Mexico Travel Warning – How to Depart Smart

//Mexico Travel Warning – How to Depart Smart

Mexico Travel Warning – How to Depart Smart

In the face of recent events around the world and expanded warnings for tourists, we have all been witness to the fact that anything can happen while traveling abroad.

Unfortunately, consumer protection is poor in the $7+ trillion travel and tourism industry. No one warns anyone before they buy a trip or board a plane about potential risks. This calls us to take measures into our own hands. Do your own homework. Ask the right questions. Buy appropriate travel insurance. Visit a travel clinic for preventative meds. Don’t pack bags without an Emergency Action Plan.

Depart Smart, the only nonprofit dedicated to advancing travel and tourism consumer safety, can help you do exactly that with its brand new, 60-minute Premiere Travel Heroes Safety Course.

Latest travel advisories for Mexico have sunshine bound travelers, in particular, on edge.

Due to a recent surge of violence between crime gangs in Mexico—including gun battles and the shooting of innocent bystanders on public streets, nightclubs, and beaches—the U.S. State Government expanded its travel warnings August 22, 2017, to include some of the country’s most popular tourist destinations.

The warnings now extend to the Mexican states of Quintana Roo and Baja California Sur, which are home to resorts in Cancun, Tulum, Cabo San Lucas, Playa del Carmen, Cozumel, and Riviera Maya.

Up to this point, these coastal areas were mostly sheltered from the drug war violence. But it’s now creeping across the nation, making 2017 one of the deadliest years in Mexico yet.

Travelers heading to those areas are also being cautioned of car jackings, highway robbery, and kidnapping. Victims abducted and held captive for ransom is one kind of kidnapping. But warnings also include “express” kidnapping when victim is forced to withdraw money from an ATM or “virtual” kidnapping when victim is coerced to provide contact information of loved ones.

Tourists also need to be aware of numerous reports of allegedly tainted alcohol at some resorts. The Milwaukee Journal Sentinel reports travelers experiencing sickness, blackouts and injuries after drinking at Iberostar Hotel & Resorts’ Paraiso del Mar and other resorts around Cancun and Playa del Carmen in recent months.

The advisory emphasizes there is no evidence that U.S. citizens are being targeted. It also states that Mexico prioritizes protection of visitors and tourist destinations with extensive safety measures in place.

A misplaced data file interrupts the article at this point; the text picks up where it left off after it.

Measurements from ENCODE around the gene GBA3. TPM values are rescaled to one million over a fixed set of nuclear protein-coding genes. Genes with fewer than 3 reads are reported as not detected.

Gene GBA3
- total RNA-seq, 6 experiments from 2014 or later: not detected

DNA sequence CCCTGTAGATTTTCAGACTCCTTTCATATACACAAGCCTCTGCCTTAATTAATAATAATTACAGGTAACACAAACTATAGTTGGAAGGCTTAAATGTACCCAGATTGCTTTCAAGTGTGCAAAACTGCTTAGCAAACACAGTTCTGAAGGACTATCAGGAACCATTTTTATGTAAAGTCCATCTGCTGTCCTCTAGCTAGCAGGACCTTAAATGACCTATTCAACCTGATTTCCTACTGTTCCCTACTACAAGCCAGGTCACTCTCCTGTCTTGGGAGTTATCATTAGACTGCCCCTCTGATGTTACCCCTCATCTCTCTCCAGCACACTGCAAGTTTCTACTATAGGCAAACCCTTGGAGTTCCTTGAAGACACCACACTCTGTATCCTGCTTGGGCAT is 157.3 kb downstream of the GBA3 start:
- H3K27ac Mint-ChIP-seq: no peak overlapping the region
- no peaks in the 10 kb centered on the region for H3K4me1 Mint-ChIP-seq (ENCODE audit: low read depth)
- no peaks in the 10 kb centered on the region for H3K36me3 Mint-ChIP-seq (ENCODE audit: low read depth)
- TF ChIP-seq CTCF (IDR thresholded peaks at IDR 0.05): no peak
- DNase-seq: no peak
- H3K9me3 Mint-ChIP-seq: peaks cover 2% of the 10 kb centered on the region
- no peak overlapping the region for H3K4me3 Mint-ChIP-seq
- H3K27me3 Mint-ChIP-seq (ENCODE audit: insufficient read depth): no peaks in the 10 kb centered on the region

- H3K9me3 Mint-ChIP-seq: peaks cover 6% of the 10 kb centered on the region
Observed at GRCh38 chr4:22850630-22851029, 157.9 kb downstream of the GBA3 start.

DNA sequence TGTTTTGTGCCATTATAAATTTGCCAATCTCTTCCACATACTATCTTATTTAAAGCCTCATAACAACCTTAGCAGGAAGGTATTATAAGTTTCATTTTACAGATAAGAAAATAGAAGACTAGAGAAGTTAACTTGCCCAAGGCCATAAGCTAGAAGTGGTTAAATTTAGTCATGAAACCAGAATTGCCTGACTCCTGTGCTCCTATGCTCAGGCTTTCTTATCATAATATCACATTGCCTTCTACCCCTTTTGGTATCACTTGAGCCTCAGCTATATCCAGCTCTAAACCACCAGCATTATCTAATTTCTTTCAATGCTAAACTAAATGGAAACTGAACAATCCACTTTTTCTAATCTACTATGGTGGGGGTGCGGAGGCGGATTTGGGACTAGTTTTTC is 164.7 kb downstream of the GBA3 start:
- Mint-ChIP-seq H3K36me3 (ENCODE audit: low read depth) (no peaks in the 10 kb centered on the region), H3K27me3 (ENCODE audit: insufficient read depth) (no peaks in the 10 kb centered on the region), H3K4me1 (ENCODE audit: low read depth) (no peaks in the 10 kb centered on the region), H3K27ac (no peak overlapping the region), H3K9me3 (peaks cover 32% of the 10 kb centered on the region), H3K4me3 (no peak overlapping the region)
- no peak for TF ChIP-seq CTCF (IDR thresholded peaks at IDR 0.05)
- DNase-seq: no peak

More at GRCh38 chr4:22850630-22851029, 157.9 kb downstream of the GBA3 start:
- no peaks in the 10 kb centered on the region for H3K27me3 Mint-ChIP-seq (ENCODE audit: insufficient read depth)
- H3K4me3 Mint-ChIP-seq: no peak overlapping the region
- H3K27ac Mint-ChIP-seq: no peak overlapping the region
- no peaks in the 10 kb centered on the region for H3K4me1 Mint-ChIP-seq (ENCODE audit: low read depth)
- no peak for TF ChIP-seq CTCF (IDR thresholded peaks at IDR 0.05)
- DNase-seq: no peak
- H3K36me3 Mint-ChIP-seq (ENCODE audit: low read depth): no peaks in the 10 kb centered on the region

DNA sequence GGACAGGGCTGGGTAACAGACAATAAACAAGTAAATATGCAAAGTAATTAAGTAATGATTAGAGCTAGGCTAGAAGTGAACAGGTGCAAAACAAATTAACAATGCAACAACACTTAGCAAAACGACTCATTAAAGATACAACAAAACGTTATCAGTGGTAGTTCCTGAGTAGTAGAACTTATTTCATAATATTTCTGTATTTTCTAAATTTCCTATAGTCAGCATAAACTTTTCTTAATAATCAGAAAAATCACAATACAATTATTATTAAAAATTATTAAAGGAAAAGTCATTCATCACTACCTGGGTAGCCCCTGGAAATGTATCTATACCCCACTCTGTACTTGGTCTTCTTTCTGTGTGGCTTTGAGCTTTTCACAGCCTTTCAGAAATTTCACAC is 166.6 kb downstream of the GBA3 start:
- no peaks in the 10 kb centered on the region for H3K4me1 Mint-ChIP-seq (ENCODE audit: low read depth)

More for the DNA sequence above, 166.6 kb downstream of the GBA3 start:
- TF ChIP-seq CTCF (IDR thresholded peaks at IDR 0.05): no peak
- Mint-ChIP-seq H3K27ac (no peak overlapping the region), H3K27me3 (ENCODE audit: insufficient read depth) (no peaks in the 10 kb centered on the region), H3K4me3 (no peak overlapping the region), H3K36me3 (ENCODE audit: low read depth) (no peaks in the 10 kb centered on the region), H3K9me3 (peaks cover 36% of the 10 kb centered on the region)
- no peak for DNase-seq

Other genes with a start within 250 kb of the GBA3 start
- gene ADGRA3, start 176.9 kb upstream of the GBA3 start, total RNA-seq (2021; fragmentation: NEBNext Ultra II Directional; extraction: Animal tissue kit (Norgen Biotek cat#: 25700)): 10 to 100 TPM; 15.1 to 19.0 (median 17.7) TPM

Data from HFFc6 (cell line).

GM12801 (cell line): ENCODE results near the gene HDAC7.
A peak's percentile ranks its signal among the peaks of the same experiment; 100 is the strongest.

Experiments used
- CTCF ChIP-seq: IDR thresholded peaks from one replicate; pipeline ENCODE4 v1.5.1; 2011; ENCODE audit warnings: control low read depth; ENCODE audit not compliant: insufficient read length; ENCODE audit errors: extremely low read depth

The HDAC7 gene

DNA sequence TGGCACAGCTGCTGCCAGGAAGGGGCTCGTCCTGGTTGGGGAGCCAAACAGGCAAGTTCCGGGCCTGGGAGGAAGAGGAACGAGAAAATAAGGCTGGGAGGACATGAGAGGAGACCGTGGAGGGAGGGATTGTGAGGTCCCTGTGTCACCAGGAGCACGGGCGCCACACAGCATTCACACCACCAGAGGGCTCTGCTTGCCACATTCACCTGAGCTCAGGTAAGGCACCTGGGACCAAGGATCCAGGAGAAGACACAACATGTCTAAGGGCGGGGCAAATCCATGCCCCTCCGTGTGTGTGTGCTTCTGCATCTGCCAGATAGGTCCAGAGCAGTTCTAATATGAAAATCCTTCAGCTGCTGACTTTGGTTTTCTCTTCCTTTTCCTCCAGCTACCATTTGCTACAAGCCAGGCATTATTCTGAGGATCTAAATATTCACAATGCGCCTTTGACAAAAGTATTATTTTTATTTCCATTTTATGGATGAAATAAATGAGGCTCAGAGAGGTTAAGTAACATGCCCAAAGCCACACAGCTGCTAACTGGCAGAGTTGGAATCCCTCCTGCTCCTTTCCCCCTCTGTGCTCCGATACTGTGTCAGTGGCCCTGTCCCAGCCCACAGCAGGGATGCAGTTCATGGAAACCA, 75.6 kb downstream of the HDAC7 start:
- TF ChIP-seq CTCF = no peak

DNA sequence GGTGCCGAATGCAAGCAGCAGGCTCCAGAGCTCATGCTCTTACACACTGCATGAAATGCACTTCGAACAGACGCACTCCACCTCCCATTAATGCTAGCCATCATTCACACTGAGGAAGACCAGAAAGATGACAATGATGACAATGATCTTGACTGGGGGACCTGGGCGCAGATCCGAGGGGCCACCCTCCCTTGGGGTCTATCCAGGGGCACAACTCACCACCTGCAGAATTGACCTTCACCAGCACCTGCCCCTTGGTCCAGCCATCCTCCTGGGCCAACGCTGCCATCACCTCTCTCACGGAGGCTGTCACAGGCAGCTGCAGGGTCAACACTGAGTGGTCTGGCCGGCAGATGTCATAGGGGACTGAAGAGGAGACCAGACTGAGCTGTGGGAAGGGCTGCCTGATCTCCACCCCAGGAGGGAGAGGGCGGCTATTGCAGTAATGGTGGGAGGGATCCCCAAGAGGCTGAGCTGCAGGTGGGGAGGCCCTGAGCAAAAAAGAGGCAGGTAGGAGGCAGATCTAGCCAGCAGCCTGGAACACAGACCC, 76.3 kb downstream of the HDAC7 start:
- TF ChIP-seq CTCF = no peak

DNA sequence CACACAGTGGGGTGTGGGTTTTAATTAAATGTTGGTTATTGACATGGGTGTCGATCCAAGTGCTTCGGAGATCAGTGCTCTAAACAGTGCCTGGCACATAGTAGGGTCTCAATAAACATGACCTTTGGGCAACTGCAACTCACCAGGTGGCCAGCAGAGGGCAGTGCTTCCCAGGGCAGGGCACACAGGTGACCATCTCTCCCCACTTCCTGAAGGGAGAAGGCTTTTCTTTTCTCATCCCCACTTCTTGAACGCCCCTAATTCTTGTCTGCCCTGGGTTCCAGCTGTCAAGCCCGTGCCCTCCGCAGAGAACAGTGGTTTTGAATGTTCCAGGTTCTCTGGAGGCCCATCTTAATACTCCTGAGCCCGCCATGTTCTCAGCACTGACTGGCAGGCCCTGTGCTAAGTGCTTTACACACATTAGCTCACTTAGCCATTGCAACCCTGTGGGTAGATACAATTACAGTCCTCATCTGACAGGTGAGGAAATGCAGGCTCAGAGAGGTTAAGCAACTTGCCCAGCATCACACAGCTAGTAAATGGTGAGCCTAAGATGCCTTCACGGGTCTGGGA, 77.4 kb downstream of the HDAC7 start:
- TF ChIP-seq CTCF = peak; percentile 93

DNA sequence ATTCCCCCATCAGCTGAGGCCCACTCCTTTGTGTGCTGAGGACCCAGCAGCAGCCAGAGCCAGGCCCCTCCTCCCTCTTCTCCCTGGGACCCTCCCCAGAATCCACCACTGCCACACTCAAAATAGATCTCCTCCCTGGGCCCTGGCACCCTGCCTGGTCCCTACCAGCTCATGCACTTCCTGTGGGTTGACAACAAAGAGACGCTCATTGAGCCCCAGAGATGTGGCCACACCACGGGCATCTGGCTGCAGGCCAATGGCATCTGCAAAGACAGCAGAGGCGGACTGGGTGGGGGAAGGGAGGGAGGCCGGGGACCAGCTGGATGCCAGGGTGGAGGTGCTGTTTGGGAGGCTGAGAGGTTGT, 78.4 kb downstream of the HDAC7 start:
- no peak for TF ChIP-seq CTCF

The Mexico Tourism Board downplays the advisory and warnings of increased violence in its statement: “We can add that the overwhelming majority of those incidents have taken place in locations not frequented by international tourists (such as inner city areas or private properties).”

In an article published in the Conde Naste Traveler on Aug. 24, their publication’s associate editor Andrea Whittle reports on her recent travels to Tulum. She says “I witnessed absolutely no violence, nor did I feel the threat of it.” Whittle also hints at the U.S. being equally as dangerous by saying “it’s important to note that other countries have issued travel warnings about certain parts of the U.S. in the past year.”

The Traveler article sites that Canada, France, the United Arab Emirates, and the United Kingdom have issued warnings to travelers visiting the U.S. and that—according to USA Today— those warnings are “focused on the U.S.’s mass shootings, police violence, anti-Muslim and anti-LGBT attitudes, and Zika virus.”

While it’s clear the U.S. has its share of problems and dangers, especially in this volatile political climate, criminals in this country are caught and punished to the fullest extent of the law.

This is not the case in Mexico. According to Latin American Reporter Ana Campoy of Quartz, justice is not served in Mexico with only 1% of crimes punished. This is astounding when you consider Mexico vs. the United States crime statistics. According to statistics by NationMaster, the murder rate in Mexico is 98% higher than in the United States.

In addition, good healthcare when you need it is easier to find in the U.S. than it will be in Mexico. In a report by the Patient Factor USA, Mexico ranked 61 to USA’s 37.

At Depart Smart, the most important take away from the latest advisory for Mexico and the responses and counter-arguments to it is this: wise precautions for safe travel is critical whatever the destination. We are committed to helping individuals and families avoid dangerous situations and travel with more peace of mind. And we have the solution.

Our brand new, 60-minute Premiere Travel Heroes Safety Certification Course is loaded with the latest safety travel tips, tricks and resources. It even sites ransom insurance and includes a video about express kidnapping. Most importantly, as part of the course, you will also create an individualized Emergency Action Plan, customized for your specific trip.

Right now, you can sign up for only $50! After this initial trial period, the costs will go up to $100.

Every life is priceless. Don’t leave home without the knowledge and preparation you need to stay safe. Doing so can be a lifesaver. At Depart Smart, we help you travel like HEROES.

By | 2017-09-07T01:30:48+00:00 September 1st, 2017|Featured|0 Comments

About the Author:

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Julie Jo Severson is freelance writer, journalist, editor, and co-author of Here In The Middle: Stories of Love, Loss, and Connection from the Ones Sandwiched in Between. Her interest in Depart Smart's mission stems from her experiences studying abroad in high school and college and is now propelled by global concerns and hopes as a mother of two teens and a tween.
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